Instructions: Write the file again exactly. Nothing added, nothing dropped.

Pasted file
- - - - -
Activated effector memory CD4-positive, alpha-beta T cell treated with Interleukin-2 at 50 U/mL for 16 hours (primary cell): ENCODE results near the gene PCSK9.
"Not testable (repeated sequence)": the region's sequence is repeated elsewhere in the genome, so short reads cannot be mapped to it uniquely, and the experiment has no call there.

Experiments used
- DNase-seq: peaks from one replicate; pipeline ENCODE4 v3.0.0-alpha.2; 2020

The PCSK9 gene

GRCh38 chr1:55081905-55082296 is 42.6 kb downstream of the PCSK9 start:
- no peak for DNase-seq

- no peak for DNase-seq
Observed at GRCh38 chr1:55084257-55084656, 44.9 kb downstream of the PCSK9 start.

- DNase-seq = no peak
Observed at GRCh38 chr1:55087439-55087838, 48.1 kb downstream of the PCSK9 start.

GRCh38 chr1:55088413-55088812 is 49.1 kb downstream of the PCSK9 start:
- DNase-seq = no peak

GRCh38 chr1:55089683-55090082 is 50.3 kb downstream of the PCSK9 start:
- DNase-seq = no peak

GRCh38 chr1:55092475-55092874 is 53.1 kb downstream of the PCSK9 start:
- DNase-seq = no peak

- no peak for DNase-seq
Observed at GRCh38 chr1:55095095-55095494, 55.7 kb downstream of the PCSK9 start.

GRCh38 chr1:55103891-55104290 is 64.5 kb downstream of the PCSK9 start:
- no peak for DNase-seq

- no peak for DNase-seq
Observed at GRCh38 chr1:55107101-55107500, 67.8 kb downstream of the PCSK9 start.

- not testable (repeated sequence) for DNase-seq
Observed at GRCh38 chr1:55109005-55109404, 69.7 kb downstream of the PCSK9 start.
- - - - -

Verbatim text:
Activated effector memory CD4-positive, alpha-beta T cell treated with Interleukin-2 at 50 U/mL for 16 hours (primary cell): ENCODE results near the gene PCSK9.
"Not testable (repeated sequence)": the region's sequence is repeated elsewhere in the genome, so short reads cannot be mapped to it uniquely, and the experiment has no call there.

Experiments used
- DNase-seq: peaks from one replicate; pipeline ENCODE4 v3.0.0-alpha.2; 2020

The PCSK9 gene

GRCh38 chr1:55081905-55082296 is 42.6 kb downstream of the PCSK9 start:
- no peak for DNase-seq

- no peak for DNase-seq
Observed at GRCh38 chr1:55084257-55084656, 44.9 kb downstream of the PCSK9 start.

- DNase-seq = no peak
Observed at GRCh38 chr1:55087439-55087838, 48.1 kb downstream of the PCSK9 start.

GRCh38 chr1:55088413-55088812 is 49.1 kb downstream of the PCSK9 start:
- DNase-seq = no peak

GRCh38 chr1:55089683-55090082 is 50.3 kb downstream of the PCSK9 start:
- DNase-seq = no peak

GRCh38 chr1:55092475-55092874 is 53.1 kb downstream of the PCSK9 start:
- DNase-seq = no peak

- no peak for DNase-seq
Observed at GRCh38 chr1:55095095-55095494, 55.7 kb downstream of the PCSK9 start.

GRCh38 chr1:55103891-55104290 is 64.5 kb downstream of the PCSK9 start:
- no peak for DNase-seq

- no peak for DNase-seq
Observed at GRCh38 chr1:55107101-55107500, 67.8 kb downstream of the PCSK9 start.

- not testable (repeated sequence) for DNase-seq
Observed at GRCh38 chr1:55109005-55109404, 69.7 kb downstream of the PCSK9 start.